Feeding the elephants is a pleasure, they clearly enjoy their sweet treats, they were very gentle with the way they removed food from our hands, they grab the food with the tip of their trunks and curl them into their mouths, kinda how you would expect, but it gives you a chance to feel their tremendous trunks which had surprisingly thin skin and were quite soft.

The guides (Nana and Korn, pictured below) mentioned that if you give an elephant something sweet they will remember you for a couple of years, yet if you gave them something sour and disgusting, they will remember you for up to five years, because they will remember to avoid you.  it wasn’t clear whether the elephants were gentle because of their treatment previous to their adoption from the sanctuary or if they simply understood that we meant them no harm and wanted to enjoy their company, either way they seemed pretty content.

Nana in the black top grew up with elephants and understands that they each have their own personalities that require special treatment on an individual level.

After feeding the elephants a ton of sweet stuff we went back into the hut and made natural medicine using tamarind which flushes their stomachs of parasites and sea salt which boosts their appetite, the tamarind is quite sour so we coated the salt and tamarind in sticky rice to make it more palatable.

After playing an elephant version of doctors and nurses we made natural soap by bashing some wood, when soaked into water it created a soapy smell and foam, we used the wood to scrub the backs of the elephants in the river.


Having said our goodbyes to the elephants, we went white water rafting, the down the river that we had scrubbed elephants in and it was slightly disappointing, we went during the dry season so the water was quite shallow, we kept getting stuck on boulders on the way down and really struggled to get out each time. There were parts of the water which were had strong currents but it would have been better had the whole trip down the river been exciting rather than frustrating. Following the rafting in a dingy we boarded some bamboo rafts and I was one of the lucky ones to control the ship, a little like the guys on boats in Venice where you use a stick to push against the bottom of the floor I managed to get us from one point to another in shallow waters without getting too stuck.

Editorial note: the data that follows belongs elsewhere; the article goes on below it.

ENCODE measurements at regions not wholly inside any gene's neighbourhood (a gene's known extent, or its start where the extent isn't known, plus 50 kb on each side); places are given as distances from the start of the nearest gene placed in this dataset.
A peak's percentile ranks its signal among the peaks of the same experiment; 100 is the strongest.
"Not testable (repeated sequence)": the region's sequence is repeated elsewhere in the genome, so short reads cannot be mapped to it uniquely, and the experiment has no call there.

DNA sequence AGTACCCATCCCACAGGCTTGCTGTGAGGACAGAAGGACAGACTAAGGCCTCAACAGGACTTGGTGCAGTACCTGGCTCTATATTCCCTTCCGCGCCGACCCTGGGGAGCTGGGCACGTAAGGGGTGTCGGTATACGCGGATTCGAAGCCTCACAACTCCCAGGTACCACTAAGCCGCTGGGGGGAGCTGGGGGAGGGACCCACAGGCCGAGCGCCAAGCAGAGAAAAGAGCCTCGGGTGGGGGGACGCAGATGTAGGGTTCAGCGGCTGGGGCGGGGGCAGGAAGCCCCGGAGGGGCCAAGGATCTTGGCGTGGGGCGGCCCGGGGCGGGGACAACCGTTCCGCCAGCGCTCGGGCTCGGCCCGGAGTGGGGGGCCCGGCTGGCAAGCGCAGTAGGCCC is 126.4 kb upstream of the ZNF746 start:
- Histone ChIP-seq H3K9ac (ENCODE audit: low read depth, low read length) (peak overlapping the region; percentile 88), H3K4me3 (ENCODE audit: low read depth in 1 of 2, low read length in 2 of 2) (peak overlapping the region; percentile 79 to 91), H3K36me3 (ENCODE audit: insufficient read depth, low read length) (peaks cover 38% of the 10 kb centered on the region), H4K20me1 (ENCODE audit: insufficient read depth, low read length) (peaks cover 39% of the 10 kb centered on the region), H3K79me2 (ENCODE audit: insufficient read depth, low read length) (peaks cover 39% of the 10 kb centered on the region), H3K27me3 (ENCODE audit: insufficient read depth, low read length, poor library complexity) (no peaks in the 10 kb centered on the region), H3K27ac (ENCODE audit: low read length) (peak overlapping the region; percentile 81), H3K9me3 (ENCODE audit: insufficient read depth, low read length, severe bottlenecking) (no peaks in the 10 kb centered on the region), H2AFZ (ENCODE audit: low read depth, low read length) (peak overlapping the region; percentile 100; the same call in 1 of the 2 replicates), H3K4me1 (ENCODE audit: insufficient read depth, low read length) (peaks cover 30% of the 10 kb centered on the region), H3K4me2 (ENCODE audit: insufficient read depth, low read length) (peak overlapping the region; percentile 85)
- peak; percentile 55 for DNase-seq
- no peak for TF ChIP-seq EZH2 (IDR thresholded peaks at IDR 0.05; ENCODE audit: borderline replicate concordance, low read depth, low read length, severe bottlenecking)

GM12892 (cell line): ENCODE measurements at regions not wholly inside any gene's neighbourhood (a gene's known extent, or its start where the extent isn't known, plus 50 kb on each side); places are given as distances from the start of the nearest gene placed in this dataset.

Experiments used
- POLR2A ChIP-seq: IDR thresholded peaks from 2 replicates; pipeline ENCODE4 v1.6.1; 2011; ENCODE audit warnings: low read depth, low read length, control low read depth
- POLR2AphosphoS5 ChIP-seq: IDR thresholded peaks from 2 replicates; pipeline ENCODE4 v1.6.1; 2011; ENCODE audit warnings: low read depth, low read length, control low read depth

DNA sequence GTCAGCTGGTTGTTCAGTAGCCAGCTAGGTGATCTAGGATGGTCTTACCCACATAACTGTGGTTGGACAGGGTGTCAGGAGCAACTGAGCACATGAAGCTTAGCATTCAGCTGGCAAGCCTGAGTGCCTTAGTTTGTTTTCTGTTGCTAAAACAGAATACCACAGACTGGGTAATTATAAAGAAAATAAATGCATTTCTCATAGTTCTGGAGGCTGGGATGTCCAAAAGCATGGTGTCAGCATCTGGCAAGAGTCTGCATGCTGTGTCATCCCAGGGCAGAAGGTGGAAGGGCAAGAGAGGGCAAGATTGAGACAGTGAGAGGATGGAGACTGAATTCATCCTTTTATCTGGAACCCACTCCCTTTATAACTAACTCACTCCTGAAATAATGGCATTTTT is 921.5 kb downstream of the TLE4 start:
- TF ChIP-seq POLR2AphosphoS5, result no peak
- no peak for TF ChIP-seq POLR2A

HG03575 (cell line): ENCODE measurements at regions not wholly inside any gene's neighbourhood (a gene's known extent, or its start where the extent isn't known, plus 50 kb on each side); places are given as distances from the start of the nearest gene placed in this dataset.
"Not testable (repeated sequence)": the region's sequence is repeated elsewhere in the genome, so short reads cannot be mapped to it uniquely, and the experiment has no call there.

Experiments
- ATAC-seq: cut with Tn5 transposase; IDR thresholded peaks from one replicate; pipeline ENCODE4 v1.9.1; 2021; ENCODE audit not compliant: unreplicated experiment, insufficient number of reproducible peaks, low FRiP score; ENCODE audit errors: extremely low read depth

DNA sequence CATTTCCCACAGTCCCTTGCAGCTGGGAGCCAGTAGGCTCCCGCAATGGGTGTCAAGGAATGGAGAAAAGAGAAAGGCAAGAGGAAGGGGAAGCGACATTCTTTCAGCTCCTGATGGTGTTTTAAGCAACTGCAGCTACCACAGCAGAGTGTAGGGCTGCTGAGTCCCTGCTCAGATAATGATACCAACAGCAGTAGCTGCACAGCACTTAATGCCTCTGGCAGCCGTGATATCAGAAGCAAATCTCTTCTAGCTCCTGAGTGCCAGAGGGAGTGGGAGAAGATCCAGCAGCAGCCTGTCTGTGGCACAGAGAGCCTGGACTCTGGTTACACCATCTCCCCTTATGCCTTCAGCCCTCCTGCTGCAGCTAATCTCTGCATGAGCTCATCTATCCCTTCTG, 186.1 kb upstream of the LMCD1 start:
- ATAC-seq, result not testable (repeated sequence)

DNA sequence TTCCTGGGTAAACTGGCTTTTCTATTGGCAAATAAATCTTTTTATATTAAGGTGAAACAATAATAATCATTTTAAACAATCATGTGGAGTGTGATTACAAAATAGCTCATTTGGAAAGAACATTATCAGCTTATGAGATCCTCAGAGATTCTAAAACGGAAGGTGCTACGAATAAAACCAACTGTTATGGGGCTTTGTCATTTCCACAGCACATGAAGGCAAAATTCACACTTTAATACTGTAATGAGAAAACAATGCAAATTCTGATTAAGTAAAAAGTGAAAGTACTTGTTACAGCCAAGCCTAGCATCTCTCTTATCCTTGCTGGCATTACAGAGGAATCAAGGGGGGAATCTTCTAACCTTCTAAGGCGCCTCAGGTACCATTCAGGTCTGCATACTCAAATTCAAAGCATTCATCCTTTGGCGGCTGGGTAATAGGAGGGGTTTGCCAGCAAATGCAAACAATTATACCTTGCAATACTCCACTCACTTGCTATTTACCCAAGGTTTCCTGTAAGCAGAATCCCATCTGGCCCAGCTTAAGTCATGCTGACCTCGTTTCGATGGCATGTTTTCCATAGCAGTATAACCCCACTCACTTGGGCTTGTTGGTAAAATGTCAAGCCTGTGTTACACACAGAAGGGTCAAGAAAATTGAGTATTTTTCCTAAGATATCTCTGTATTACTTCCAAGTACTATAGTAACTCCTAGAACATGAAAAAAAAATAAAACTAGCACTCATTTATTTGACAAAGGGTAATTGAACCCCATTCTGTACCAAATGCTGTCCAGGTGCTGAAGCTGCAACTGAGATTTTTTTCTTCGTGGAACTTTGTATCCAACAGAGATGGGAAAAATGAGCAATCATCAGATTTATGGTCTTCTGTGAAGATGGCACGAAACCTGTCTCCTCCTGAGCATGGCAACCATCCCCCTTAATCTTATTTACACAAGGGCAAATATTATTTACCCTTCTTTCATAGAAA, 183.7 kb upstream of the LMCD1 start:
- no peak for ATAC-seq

After a brief break we jump back in the taxi bus and end up deeper into the mountains to begin our trek, the forrest was thriving and on the trail we passed small huts where locals were staying, one of the huts had recently had puppies which are always a bonus when trekking through the rainforest. 

After passing some huts and a failed hydroelectric project you arrive at a waterfall, it’s nothing compared to the waterfalls in Cairns but it’s worth a look and worth taking a dip after a hard day of being a tourist.

All in all I would highly recommend Tums Travel Company, partly because of the budget price but mainly because of the way they treat their elephants, when we left them to go water rafting, they were being led back up the mountain where they like to stay, surrounded by trees and protected from poachers.  Anybody who normally reads my blog may find this post to be strange, this isn’t sponsored content in any way, I just really appreciate what they’re doing for their elephants as a small sanctuary and figured I’d give them a tiny boost in exposure, plus the pictures are nice.